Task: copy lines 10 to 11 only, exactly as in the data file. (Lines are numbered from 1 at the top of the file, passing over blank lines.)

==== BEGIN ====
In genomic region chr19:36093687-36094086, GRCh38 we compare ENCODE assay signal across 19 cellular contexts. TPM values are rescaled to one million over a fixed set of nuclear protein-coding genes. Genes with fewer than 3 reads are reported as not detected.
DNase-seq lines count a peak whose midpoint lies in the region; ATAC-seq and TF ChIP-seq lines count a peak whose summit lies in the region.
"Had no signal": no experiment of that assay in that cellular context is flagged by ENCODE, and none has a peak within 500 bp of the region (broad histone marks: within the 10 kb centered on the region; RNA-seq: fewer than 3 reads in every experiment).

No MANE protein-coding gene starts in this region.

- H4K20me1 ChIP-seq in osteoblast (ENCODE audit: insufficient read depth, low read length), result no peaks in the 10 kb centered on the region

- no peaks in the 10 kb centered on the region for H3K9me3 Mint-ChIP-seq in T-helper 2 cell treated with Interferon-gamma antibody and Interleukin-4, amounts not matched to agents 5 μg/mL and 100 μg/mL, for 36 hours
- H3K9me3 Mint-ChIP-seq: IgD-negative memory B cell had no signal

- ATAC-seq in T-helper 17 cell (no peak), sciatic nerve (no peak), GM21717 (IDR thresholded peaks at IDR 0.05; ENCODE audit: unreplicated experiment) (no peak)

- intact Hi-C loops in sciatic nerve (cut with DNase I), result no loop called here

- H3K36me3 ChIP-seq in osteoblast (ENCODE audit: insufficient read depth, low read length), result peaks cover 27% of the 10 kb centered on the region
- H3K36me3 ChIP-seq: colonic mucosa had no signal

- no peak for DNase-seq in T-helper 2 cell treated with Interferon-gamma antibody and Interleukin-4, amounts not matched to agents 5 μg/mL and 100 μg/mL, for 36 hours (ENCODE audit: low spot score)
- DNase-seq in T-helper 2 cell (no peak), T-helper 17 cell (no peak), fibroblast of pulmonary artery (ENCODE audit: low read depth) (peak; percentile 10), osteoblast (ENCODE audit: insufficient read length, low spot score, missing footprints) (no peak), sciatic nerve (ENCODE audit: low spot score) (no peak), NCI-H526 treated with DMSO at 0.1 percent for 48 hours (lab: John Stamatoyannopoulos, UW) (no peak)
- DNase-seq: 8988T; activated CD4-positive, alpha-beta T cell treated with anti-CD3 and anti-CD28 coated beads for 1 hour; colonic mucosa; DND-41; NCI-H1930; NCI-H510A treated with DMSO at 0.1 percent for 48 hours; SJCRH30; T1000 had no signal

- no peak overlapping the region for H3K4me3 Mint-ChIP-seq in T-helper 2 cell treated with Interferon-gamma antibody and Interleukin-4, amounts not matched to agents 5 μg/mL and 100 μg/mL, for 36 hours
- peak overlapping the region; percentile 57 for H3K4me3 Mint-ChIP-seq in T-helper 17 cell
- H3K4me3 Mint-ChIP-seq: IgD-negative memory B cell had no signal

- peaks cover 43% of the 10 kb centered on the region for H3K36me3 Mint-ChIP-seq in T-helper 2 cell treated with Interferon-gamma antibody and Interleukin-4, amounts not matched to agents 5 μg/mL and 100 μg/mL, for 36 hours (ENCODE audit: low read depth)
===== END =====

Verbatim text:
- H3K36me3 ChIP-seq in osteoblast (ENCODE audit: insufficient read depth, low read length), result peaks cover 27% of the 10 kb centered on the region
- H3K36me3 ChIP-seq: colonic mucosa had no signal